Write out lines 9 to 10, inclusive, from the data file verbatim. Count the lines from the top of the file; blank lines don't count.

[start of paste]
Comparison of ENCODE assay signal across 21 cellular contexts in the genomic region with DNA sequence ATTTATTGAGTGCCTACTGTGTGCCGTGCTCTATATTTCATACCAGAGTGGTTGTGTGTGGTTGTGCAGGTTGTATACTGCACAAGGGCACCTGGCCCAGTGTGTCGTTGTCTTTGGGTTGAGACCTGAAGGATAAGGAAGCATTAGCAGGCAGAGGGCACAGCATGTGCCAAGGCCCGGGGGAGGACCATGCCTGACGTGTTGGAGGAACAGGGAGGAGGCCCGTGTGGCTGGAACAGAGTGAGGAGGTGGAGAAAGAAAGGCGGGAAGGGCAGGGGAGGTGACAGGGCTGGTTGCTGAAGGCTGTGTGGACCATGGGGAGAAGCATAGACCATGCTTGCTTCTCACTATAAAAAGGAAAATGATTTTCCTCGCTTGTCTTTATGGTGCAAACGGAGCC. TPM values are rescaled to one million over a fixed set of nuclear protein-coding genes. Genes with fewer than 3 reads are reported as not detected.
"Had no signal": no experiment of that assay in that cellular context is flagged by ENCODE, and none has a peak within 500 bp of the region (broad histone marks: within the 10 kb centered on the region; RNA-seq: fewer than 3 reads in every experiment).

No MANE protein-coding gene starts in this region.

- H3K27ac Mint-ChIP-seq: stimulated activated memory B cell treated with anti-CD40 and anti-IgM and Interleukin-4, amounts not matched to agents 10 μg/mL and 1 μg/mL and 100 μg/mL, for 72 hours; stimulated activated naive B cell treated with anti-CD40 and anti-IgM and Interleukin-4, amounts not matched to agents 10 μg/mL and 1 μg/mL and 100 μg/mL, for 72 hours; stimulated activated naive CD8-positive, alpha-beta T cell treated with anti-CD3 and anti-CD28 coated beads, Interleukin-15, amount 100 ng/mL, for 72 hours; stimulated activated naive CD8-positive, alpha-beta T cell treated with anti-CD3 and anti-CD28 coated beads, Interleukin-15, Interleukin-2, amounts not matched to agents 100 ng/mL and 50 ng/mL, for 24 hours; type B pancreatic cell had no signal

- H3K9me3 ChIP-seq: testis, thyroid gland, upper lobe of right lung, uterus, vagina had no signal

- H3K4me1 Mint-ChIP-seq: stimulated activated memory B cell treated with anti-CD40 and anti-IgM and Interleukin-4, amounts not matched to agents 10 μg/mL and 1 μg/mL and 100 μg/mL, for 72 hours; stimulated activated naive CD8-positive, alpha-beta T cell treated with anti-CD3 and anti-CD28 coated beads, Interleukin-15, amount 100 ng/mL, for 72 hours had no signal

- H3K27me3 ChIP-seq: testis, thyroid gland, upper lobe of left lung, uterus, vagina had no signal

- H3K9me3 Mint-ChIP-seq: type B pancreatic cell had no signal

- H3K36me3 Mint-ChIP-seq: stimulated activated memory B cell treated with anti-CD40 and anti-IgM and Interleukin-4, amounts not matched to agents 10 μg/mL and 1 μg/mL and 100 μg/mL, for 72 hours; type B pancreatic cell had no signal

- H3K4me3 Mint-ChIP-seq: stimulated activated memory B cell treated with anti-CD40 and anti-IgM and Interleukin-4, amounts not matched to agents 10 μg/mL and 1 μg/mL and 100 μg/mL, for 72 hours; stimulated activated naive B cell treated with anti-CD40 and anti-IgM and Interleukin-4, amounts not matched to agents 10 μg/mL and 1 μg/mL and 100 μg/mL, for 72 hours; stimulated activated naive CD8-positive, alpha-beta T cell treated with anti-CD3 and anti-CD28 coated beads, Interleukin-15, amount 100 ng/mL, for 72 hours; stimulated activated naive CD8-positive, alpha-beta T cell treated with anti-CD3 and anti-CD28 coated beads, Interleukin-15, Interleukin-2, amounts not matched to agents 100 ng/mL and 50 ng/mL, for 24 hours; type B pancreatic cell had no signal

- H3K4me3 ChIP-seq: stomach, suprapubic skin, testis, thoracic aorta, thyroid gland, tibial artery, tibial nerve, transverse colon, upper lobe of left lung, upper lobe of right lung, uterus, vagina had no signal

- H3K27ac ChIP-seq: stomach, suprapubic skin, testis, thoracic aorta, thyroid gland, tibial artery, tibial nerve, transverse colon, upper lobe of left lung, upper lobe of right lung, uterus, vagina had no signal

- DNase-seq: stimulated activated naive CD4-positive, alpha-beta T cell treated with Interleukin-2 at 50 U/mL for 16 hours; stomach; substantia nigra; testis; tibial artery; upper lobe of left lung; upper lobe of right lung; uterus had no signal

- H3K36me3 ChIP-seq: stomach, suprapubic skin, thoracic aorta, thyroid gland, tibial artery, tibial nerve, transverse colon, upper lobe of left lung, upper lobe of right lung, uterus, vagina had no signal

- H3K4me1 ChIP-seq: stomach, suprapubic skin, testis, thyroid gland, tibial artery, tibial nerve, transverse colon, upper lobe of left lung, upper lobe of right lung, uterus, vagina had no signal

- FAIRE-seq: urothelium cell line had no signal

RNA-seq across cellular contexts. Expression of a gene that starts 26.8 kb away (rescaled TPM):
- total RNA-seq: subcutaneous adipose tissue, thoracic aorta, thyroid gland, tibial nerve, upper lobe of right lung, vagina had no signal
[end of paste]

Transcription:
- H3K36me3 Mint-ChIP-seq: stimulated activated memory B cell treated with anti-CD40 and anti-IgM and Interleukin-4, amounts not matched to agents 10 μg/mL and 1 μg/mL and 100 μg/mL, for 72 hours; type B pancreatic cell had no signal

- H3K4me3 Mint-ChIP-seq: stimulated activated memory B cell treated with anti-CD40 and anti-IgM and Interleukin-4, amounts not matched to agents 10 μg/mL and 1 μg/mL and 100 μg/mL, for 72 hours; stimulated activated naive B cell treated with anti-CD40 and anti-IgM and Interleukin-4, amounts not matched to agents 10 μg/mL and 1 μg/mL and 100 μg/mL, for 72 hours; stimulated activated naive CD8-positive, alpha-beta T cell treated with anti-CD3 and anti-CD28 coated beads, Interleukin-15, amount 100 ng/mL, for 72 hours; stimulated activated naive CD8-positive, alpha-beta T cell treated with anti-CD3 and anti-CD28 coated beads, Interleukin-15, Interleukin-2, amounts not matched to agents 100 ng/mL and 50 ng/mL, for 24 hours; type B pancreatic cell had no signal